September 29, 2017 10:00 am
Although many people still seem to be apprehensive about using cryptocurrencies, they have become a global phenomenon known to almost everyone. For this reason, the term cryptocurrency has been chosen as this week’s IATE Term of the Week.
Basically, cryptocurrencies were designed as a unit of exchange and as a place to store assets without relying on a bank and they drew people’s attention in short time.
IATE defines cryptocurrency as a “form of digital currency based on mathematics, where encryption techniques are used to regulate the generation of units of currency and verify the transfer of funds and which operates independently of a central bank.”
Here you can see the entry for cryptocurrency in IATE:
In fact, cryptography, the process of converting legible information into an almost uncrackable code, was born out of the need for secure communication in the Second World War and it has evolved in the digital era with elements of mathematical theory and computer science to become a way to secure communications, information and money online.
The first cryptocurrency to hit the scene was Bitcoin. Being still the best known, it was invented in 2008 by Satoshi Nakamoto, a secretive internet user, and it went online in 2009. In his announcement of Bitcoin in late 2008, Satoshi said he developed “a Peer-to-Peer Electronic Cash System“ and the most important part of his invention was the fact that he found a way to build a decentralised one. In the past decade, there has been a proliferation of cryptocurrencies and there are now more than 900 available, the most common of which are Ethereum, Ripple and Litecoin.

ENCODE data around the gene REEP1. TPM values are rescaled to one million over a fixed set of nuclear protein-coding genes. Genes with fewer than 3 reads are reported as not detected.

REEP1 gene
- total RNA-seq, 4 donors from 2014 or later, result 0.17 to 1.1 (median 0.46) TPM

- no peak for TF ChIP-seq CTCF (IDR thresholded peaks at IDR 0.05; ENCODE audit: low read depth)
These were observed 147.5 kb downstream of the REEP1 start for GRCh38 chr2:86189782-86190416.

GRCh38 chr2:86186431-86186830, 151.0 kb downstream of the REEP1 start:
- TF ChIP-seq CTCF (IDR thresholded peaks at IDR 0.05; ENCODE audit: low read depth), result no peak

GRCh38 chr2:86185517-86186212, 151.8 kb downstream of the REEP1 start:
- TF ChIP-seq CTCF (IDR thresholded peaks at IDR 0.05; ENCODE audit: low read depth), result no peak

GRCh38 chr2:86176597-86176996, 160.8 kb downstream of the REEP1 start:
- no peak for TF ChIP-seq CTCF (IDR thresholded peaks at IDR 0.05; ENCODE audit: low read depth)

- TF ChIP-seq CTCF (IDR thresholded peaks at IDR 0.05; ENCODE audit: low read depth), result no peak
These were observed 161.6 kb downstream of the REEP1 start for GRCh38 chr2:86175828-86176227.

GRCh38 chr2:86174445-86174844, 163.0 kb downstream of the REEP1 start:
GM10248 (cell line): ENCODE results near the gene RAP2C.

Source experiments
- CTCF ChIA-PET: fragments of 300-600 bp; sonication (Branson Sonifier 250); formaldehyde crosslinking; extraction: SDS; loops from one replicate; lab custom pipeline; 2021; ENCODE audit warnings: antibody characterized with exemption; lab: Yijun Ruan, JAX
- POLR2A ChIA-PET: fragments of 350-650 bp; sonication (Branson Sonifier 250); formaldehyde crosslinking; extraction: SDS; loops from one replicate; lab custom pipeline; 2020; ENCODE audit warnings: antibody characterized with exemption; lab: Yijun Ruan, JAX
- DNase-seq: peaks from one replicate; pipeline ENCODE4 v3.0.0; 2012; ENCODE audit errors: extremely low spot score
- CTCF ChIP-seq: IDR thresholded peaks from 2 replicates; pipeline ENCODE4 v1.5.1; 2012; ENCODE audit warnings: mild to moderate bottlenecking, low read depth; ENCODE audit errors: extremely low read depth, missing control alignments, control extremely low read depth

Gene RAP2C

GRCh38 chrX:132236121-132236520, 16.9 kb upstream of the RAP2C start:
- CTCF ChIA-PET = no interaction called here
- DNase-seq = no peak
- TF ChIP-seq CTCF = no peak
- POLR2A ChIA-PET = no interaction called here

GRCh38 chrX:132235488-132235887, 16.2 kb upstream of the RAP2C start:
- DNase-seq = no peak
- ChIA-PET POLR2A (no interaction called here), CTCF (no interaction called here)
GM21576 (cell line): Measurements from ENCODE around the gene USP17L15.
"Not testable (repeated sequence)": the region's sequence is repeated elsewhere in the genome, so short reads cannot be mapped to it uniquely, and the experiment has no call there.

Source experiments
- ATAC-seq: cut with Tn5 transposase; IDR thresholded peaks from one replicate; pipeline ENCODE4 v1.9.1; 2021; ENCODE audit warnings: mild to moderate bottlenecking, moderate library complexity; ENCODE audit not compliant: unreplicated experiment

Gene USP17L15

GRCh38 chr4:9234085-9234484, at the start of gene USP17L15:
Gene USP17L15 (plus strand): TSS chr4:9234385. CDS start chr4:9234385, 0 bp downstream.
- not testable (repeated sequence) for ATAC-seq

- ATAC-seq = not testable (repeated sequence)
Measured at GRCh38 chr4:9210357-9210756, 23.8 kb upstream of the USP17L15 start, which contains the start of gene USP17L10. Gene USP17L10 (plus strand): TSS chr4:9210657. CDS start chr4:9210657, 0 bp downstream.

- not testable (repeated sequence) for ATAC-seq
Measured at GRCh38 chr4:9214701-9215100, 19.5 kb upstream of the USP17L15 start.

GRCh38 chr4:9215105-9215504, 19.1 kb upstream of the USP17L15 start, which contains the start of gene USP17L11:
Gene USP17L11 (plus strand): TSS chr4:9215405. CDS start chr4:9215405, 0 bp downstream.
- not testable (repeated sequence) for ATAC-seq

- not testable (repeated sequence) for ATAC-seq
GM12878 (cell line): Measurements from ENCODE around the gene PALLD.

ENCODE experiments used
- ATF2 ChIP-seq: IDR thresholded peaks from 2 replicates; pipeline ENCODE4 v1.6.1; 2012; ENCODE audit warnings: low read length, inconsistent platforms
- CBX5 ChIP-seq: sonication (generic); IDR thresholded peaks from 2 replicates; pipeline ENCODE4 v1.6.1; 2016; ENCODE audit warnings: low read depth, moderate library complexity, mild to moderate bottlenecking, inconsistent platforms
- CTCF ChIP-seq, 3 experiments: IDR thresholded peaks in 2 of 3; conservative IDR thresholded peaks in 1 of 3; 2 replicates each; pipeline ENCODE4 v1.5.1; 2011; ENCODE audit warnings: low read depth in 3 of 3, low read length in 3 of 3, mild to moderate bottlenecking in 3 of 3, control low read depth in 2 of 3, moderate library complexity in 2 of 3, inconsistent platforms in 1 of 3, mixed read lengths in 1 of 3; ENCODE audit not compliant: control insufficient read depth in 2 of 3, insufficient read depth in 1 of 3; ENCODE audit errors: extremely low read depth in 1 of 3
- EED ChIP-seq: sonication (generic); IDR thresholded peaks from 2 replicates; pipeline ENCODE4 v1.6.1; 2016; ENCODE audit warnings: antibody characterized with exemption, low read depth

Cryptocurrencies use decentralised technology to let users make secure payments and store money without the need to use their name or go through a bank. They are known for being secure and providing a level of anonymity. But because of the anonymity they offer, they are often associated with illegal activities, particularly on the dark web.
For a growing number of investors, cryptocurrency is not only the future of money, but also an attractive and potentially profitable investment asset, though highly risky and volatile.
We suggest that you check some previous IATE Terms of the Week that relate to finance:
Enjoy terminology learning and have a nice weekend!
- McGoogan, C., Field, M. (2017) “What is cryptocurrency, how does it work and why do we use it?” in The Telegraph. Available at: http://bit.ly/2wmMN9w (Accessed 28 September 2017)
- Wong, K. (2017) “What You Should Know About Cryptocurrency”, two cents. Available at: http://bit.ly/2xIwMOf (Accessed 28 September 2017)
- Blockgeeks (n.d.) “What is Cryptocurrency: Everything You Need To Know”. Available at: http://bit.ly/2fTz3No (Accessed 28 September 2017)
Written by Georgia Nikolaidou – Terminology Trainee at the Terminology Coordination Unit of the European Parliament. BA in Foreign Languages, Translation and Interpreting from the Ionian University on Corfu and MA in Translation (EMT) from the Aristotle University of Thessaloniki.
Prepared by Pedro Ramos – Translator, Social Media and Content Manager, Communication Trainee at the Terminology Coordination Unit of the European Parliament (Luxembourg).
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